Saturday, May 21, 2016

Snell and Escher

A few weeks ago, Grant Sanderson posted a video on the brachistochrone, with guest Steven Strogatz.

The video explains Johann Bernoulli’s solution to the problem of finding the brachistochrone, which is a clever application of Snell’s Law. I immediately wondered if a similar application could be used to explain the behavior of geodesics in the hyperbolic plane, which it turns out is true. I’m not the first to think of this, but it doesn’t seem to be well-known, so that’s what I’ll try to explain in this post. This may become my standard way of introducing hyperbolic geometry in informal settings, i.e., when formulas aren’t needed. (As an example of another exposition that describes hyperbolic geodesics this way, see the lecture notes for this geometry course.)

Snell’s Law, as represented in the above diagram (image source), applies to light traveling from one medium to another, where the interface between the two is horizontal. If light travels at speed \(v_1\) in the first medium and \(v_2\) in the second medium, and its trajectory meets the interface at an angle of \(\theta_1\) and leaves at an angle of \(\theta_2\) (both angles measured with respect to the vertical), then \[ \frac{\sin\theta_1}{v_1} = \frac{\sin\theta_2}{v_2}. \] This is the case of two distinct media. Snell’s Law has a continuous version (derived from the discrete one by a limiting process, as suggested in the video). Suppose light is traveling through a medium with the property that the speed of light at each point depends on the vertical position of the point. That is, the speed of light in this medium at a point \((x,y)\) is a function \(v(y)\), which may vary continuously. At each point of a trajectory of light in this medium, let \(\theta\) be the angle formed by the direction of the trajectory (i.e., the tangent line) and the vertical. Then the quantity \[ \frac{\sin\theta}{v(y)} \] is constant along the trajectory.

So suppose we are looking at a medium that covers the half-plane \(y > 0\), in which light travels at a speed proportional to the distance from the \(x\)-axis: \(v(y) = cy\). (The constant \(c\) may be thought of as the usual speed of light in a vacuum, so that along the line \(y = 1\) light moves at the speed we expect. As we shall see, this is analogous to the fact that distances along the line \(y = 1\) in the hyperbolic metric match Euclidean distances. Of course, it also means that light moves faster than \(c\) above this line, which is physically impossible, but we’re doing a thought experiment, so we’ll allow it.) If we imagine someone living inside this medium trying to look at an object, what direction should they face?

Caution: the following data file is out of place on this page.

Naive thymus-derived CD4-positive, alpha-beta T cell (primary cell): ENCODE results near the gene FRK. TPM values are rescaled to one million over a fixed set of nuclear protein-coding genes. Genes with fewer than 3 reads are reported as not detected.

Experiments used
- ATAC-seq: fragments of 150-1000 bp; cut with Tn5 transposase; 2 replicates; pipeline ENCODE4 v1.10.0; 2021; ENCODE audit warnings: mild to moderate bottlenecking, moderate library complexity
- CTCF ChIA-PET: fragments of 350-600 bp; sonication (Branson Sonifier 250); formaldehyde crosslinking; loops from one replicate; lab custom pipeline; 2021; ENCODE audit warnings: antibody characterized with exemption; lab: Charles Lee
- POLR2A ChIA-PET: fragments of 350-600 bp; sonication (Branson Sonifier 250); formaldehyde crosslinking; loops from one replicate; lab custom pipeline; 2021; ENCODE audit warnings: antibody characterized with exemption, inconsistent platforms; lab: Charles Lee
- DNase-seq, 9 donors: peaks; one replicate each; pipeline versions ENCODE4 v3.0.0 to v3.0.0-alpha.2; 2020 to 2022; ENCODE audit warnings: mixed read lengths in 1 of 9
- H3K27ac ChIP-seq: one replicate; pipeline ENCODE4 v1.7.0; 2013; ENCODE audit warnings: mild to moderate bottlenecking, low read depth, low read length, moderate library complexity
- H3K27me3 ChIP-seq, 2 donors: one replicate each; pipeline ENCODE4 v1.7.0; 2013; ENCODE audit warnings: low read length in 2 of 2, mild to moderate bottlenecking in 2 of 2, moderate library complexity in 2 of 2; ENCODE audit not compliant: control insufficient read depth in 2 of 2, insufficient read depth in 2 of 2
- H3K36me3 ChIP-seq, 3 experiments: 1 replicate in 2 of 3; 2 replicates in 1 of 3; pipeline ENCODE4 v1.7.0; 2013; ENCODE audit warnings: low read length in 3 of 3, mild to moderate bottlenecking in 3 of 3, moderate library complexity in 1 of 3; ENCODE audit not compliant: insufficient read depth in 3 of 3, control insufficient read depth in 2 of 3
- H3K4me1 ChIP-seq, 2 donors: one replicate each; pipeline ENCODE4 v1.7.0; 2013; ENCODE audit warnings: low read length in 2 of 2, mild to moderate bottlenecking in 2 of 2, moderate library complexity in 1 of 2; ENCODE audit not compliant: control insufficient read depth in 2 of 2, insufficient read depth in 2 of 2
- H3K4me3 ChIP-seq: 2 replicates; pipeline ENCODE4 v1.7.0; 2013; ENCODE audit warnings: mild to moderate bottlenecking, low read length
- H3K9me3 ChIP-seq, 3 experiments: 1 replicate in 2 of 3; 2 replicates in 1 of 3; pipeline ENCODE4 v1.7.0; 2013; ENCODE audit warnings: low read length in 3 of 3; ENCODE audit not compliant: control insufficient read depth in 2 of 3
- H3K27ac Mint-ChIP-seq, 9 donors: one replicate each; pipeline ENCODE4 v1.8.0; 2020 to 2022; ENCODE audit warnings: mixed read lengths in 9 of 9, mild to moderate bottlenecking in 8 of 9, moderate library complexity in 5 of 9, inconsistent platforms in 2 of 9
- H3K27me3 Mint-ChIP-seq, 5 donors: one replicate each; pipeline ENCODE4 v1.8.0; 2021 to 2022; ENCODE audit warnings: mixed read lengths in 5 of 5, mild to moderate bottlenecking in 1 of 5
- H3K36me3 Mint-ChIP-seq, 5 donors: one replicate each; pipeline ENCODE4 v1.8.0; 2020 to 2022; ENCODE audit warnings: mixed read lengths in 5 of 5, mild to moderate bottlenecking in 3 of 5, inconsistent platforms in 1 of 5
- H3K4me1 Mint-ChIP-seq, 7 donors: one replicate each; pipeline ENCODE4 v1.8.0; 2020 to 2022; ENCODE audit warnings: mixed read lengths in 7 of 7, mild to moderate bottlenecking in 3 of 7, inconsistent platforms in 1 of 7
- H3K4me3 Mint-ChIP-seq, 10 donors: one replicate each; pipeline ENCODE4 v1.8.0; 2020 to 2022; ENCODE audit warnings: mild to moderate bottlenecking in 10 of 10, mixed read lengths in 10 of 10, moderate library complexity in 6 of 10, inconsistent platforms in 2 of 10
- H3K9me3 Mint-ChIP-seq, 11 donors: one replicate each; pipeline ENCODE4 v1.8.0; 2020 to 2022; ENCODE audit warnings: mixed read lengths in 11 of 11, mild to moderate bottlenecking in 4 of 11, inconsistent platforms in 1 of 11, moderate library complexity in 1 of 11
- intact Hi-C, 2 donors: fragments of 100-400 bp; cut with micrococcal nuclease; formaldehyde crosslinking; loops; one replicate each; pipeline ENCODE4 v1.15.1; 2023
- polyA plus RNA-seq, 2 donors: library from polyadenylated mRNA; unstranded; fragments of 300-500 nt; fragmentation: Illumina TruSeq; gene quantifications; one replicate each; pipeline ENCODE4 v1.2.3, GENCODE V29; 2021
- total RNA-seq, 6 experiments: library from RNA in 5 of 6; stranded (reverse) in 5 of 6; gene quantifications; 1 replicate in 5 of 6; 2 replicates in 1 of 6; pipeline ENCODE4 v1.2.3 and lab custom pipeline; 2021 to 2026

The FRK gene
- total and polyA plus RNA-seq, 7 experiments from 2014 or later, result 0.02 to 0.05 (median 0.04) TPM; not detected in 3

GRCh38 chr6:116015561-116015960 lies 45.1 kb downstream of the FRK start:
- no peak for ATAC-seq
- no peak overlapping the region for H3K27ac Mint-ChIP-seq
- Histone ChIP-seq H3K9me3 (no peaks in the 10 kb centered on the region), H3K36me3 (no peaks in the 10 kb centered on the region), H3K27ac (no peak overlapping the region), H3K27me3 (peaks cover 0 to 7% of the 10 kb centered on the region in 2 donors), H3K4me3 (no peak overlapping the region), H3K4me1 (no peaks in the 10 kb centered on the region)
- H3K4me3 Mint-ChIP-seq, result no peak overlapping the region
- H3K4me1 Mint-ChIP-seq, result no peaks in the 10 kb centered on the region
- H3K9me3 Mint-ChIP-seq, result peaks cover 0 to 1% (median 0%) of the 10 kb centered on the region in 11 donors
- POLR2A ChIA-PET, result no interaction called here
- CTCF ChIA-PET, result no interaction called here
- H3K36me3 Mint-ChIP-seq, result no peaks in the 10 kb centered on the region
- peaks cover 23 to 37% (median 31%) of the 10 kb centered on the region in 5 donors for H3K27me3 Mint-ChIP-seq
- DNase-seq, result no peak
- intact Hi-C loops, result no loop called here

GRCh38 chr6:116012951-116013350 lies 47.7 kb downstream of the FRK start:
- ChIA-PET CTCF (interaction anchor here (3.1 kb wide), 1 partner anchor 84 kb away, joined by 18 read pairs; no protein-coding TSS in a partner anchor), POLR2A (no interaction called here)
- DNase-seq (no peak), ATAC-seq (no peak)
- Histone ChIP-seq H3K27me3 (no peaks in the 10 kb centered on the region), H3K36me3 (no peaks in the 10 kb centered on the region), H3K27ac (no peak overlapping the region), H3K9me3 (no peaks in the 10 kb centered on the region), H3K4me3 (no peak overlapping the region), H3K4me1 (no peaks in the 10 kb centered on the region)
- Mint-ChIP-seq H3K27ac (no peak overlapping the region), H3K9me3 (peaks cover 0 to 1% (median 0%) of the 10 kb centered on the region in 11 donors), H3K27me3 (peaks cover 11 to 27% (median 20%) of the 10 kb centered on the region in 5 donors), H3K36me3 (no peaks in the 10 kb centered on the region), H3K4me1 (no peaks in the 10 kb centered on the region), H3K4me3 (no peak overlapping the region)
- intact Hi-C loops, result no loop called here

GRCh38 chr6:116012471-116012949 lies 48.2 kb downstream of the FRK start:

From our outside perspective, it seems that the observer should look “directly at” the object, in a straight (Euclidean) line. However, in this medium light does not travel along Euclidean line segments, but instead along curved arcs, as illustrated below.

Click on the graph to go to an interactive version.

It’s not too surprising that light follows a path something like this if it’s trying to minimize the time it takes to travel from the object to the observer: the light travels faster at higher vertical positions, so it’s worth going up at least slightly to take advantage of this property, and it’s also worth descending somewhat sharply so as to spend as little time as possible in the lower, slower regions.

What may come as a surprise is that the path of least time is precisely a circular arc. With Snell’s Law, however, this fact can be derived quickly. We have that \(v(y) = cy\), and so along a light trajectory \[ \frac{\sin\theta}{cy} = \text{constant}. \] Multiplying both sides by \(c\), we find that \(\frac{\sin\theta}{y}\) is also a constant. If this constant is zero, then \(\theta = 0\) constantly, so the path is a vertical segment. Otherwise, call this constant \(\frac{1}{R}\). Then \(y = R \sin\theta\). Now set \(x = a + R \cos \theta\). The curve \[ (x,y) = (a + R \cos\theta, R \sin\theta) \] parametrizes a circle centered at \((a,0)\) by the angle between the \(x\)-axis and the diameter. It remains to see that this angle \(\theta\) is the same as the angle between the vertical direction and the tangent line at the corresponding point of the circle. This equality can be shown in any number of ways from the diagram below.